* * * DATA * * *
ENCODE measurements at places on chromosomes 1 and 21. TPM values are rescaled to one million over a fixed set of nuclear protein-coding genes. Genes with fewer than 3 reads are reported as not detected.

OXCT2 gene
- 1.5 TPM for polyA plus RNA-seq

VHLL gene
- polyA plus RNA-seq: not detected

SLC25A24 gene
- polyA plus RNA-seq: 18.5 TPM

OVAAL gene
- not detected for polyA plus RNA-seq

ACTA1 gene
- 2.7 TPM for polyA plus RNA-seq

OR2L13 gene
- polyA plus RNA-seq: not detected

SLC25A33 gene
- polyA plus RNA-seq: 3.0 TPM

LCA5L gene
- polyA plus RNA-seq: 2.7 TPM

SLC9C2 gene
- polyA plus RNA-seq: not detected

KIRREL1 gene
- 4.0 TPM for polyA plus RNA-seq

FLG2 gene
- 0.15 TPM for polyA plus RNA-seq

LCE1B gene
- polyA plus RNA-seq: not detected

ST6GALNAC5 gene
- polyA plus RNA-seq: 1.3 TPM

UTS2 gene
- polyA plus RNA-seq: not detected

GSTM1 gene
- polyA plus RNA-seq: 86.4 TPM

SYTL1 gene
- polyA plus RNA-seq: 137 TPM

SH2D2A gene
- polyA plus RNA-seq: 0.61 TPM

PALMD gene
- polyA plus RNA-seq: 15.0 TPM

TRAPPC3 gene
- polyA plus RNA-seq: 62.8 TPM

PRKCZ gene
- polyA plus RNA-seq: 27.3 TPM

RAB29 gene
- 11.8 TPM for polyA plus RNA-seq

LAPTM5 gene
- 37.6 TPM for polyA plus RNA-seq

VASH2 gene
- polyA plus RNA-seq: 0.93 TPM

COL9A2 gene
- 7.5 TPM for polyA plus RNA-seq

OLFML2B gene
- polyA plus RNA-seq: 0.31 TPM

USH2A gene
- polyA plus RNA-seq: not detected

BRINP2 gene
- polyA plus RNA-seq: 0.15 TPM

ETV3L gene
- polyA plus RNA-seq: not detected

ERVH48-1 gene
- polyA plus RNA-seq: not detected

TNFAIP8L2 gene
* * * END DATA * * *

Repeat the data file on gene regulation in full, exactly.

ENCODE measurements at places on chromosomes 1 and 21. TPM values are rescaled to one million over a fixed set of nuclear protein-coding genes. Genes with fewer than 3 reads are reported as not detected.

OXCT2 gene
- 1.5 TPM for polyA plus RNA-seq

VHLL gene
- polyA plus RNA-seq: not detected

SLC25A24 gene
- polyA plus RNA-seq: 18.5 TPM

OVAAL gene
- not detected for polyA plus RNA-seq

ACTA1 gene
- 2.7 TPM for polyA plus RNA-seq

OR2L13 gene
- polyA plus RNA-seq: not detected

SLC25A33 gene
- polyA plus RNA-seq: 3.0 TPM

LCA5L gene
- polyA plus RNA-seq: 2.7 TPM

SLC9C2 gene
- polyA plus RNA-seq: not detected

KIRREL1 gene
- 4.0 TPM for polyA plus RNA-seq

FLG2 gene
- 0.15 TPM for polyA plus RNA-seq

LCE1B gene
- polyA plus RNA-seq: not detected

ST6GALNAC5 gene
- polyA plus RNA-seq: 1.3 TPM

UTS2 gene
- polyA plus RNA-seq: not detected

GSTM1 gene
- polyA plus RNA-seq: 86.4 TPM

SYTL1 gene
- polyA plus RNA-seq: 137 TPM

SH2D2A gene
- polyA plus RNA-seq: 0.61 TPM

PALMD gene
- polyA plus RNA-seq: 15.0 TPM

TRAPPC3 gene
- polyA plus RNA-seq: 62.8 TPM

PRKCZ gene
- polyA plus RNA-seq: 27.3 TPM

RAB29 gene
- 11.8 TPM for polyA plus RNA-seq

LAPTM5 gene
- 37.6 TPM for polyA plus RNA-seq

VASH2 gene
- polyA plus RNA-seq: 0.93 TPM

COL9A2 gene
- 7.5 TPM for polyA plus RNA-seq

OLFML2B gene
- polyA plus RNA-seq: 0.31 TPM

USH2A gene
- polyA plus RNA-seq: not detected

BRINP2 gene
- polyA plus RNA-seq: 0.15 TPM

ETV3L gene
- polyA plus RNA-seq: not detected

ERVH48-1 gene
- polyA plus RNA-seq: not detected

TNFAIP8L2 gene